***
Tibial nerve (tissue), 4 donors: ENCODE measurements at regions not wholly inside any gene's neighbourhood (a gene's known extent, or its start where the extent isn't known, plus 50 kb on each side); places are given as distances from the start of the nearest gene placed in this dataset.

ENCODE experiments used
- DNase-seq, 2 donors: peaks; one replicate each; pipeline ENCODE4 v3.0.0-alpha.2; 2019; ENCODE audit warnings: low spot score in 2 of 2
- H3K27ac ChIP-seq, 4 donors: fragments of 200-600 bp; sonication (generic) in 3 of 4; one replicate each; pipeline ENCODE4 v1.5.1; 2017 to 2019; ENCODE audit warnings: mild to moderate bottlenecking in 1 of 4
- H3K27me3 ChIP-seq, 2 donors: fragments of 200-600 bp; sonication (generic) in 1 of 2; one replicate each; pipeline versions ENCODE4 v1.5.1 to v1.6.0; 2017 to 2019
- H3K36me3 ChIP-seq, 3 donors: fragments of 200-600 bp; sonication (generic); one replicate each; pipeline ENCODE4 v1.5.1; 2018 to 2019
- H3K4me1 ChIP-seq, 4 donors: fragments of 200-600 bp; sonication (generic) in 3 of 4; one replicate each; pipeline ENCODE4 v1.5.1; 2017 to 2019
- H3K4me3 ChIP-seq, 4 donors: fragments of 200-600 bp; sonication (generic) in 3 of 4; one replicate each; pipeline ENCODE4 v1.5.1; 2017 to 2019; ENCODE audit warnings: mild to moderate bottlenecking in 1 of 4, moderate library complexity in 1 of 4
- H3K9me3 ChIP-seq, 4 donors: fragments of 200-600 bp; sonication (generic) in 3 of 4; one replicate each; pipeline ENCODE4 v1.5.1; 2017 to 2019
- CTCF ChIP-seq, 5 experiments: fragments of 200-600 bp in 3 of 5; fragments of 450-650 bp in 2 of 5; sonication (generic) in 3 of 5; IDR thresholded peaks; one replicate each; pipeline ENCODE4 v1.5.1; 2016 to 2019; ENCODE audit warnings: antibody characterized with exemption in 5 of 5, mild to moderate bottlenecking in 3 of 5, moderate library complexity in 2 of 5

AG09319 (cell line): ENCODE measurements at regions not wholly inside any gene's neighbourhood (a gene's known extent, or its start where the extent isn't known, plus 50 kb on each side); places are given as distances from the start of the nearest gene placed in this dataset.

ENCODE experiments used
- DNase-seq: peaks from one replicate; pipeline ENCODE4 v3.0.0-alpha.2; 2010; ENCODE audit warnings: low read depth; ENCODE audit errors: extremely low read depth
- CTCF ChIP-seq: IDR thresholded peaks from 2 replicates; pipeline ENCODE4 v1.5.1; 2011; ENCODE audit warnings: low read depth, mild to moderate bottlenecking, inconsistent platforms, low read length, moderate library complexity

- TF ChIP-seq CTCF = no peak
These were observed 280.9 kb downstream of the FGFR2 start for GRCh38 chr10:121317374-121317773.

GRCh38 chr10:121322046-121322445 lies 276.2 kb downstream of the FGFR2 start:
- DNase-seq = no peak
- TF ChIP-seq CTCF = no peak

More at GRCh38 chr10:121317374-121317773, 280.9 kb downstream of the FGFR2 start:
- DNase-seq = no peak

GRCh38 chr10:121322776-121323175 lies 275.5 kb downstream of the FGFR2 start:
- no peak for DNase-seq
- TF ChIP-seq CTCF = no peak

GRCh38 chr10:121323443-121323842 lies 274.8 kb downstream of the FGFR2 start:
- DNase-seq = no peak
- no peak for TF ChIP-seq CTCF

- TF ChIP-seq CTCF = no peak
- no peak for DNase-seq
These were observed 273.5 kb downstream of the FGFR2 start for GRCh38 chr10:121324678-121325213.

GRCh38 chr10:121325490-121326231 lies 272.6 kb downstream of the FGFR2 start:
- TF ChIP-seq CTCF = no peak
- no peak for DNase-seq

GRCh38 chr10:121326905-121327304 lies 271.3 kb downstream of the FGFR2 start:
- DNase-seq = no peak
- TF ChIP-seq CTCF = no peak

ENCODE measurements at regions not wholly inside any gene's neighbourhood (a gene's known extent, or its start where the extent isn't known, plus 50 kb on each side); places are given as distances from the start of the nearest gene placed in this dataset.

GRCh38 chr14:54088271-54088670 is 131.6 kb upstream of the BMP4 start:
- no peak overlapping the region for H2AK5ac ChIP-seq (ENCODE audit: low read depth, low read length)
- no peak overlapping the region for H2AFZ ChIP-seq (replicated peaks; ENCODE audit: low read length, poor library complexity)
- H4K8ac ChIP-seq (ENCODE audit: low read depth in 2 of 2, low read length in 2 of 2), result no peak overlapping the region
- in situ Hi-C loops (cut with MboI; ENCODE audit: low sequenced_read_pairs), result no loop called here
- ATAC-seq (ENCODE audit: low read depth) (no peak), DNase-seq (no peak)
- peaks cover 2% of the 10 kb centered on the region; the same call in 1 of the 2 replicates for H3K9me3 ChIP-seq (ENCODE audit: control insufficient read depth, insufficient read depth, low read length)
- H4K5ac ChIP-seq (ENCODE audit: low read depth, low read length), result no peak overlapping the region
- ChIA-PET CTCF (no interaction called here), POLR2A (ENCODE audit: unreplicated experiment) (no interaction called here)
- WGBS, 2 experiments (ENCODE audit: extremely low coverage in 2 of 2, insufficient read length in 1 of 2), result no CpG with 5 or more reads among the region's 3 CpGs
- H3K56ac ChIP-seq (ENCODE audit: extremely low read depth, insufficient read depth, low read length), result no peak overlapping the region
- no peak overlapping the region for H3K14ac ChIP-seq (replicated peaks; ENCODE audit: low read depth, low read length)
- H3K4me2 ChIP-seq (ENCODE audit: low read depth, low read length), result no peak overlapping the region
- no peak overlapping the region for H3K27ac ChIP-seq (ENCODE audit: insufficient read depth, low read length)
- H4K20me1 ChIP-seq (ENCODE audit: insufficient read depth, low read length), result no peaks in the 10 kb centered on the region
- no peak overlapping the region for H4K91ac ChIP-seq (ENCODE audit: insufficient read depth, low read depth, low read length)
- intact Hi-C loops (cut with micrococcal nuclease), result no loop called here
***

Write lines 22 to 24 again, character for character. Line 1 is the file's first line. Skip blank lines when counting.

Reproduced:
GRCh38 chr10:121322776-121323175 lies 275.5 kb downstream of the FGFR2 start:
- no peak for DNase-seq
- TF ChIP-seq CTCF = no peak